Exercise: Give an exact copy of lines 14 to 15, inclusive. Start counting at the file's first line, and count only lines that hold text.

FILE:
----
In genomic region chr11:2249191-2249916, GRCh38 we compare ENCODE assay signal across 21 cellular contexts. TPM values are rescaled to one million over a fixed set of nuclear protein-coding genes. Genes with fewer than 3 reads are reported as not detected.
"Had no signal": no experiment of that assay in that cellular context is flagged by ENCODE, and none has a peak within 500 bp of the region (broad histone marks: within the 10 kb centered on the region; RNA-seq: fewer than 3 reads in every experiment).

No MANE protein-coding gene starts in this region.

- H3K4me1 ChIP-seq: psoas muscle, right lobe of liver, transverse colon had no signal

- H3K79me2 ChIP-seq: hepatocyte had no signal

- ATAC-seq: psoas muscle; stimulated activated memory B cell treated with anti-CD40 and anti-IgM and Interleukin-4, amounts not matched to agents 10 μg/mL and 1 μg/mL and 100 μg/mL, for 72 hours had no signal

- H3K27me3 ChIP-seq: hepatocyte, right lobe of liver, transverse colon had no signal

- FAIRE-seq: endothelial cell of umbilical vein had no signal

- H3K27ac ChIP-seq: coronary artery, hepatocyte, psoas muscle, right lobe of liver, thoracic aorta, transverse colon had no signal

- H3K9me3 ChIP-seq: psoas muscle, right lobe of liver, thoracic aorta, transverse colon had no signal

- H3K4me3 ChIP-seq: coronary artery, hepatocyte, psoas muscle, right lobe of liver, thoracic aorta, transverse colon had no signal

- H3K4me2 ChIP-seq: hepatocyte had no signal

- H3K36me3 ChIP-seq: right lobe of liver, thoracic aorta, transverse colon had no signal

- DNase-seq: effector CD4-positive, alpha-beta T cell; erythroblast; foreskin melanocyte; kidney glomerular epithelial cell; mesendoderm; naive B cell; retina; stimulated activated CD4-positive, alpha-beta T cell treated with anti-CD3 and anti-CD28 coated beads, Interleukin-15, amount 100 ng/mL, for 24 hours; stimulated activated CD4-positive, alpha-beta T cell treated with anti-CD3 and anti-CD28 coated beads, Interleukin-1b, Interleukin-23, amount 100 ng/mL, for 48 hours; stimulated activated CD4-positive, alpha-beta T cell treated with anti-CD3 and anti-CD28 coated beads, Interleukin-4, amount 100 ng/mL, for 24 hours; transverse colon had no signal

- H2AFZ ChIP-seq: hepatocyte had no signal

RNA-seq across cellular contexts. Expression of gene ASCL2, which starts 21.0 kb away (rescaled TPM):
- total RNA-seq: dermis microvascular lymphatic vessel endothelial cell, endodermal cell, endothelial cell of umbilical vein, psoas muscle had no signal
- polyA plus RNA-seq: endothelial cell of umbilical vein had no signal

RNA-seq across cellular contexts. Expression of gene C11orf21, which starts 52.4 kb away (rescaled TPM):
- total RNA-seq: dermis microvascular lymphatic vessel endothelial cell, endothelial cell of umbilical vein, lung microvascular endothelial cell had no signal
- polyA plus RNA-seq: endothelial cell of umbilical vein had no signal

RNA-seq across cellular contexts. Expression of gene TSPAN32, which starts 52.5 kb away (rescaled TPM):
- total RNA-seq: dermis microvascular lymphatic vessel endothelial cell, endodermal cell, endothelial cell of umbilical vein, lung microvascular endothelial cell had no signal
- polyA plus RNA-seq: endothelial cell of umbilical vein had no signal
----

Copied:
- DNase-seq: effector CD4-positive, alpha-beta T cell; erythroblast; foreskin melanocyte; kidney glomerular epithelial cell; mesendoderm; naive B cell; retina; stimulated activated CD4-positive, alpha-beta T cell treated with anti-CD3 and anti-CD28 coated beads, Interleukin-15, amount 100 ng/mL, for 24 hours; stimulated activated CD4-positive, alpha-beta T cell treated with anti-CD3 and anti-CD28 coated beads, Interleukin-1b, Interleukin-23, amount 100 ng/mL, for 48 hours; stimulated activated CD4-positive, alpha-beta T cell treated with anti-CD3 and anti-CD28 coated beads, Interleukin-4, amount 100 ng/mL, for 24 hours; transverse colon had no signal

- H2AFZ ChIP-seq: hepatocyte had no signal